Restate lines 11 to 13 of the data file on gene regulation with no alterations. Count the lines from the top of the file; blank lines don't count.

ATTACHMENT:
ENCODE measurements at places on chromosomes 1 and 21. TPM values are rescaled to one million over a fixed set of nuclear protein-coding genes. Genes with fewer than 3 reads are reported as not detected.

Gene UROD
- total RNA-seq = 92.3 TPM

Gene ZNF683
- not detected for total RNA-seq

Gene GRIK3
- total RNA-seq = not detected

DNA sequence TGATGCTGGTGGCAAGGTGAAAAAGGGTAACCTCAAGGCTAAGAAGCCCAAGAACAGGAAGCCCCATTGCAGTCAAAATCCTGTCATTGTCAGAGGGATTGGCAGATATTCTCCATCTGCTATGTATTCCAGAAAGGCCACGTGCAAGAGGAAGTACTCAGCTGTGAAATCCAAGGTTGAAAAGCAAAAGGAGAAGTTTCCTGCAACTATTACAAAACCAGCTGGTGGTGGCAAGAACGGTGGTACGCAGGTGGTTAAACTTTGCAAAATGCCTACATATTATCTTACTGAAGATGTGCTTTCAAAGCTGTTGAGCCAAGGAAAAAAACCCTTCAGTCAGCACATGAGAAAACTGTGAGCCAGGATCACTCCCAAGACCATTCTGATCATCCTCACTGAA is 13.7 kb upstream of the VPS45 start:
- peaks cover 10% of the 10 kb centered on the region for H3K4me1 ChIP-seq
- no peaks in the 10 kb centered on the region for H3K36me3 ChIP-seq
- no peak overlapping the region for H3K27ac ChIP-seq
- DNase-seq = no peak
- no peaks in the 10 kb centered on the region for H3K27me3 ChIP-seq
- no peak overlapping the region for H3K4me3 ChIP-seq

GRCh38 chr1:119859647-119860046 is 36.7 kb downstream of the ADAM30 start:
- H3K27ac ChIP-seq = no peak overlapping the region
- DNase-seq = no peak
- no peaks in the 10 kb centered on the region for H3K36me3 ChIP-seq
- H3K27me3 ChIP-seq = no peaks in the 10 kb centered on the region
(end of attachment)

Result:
- no peak overlapping the region for H3K27ac ChIP-seq
- DNase-seq = no peak
- no peaks in the 10 kb centered on the region for H3K27me3 ChIP-seq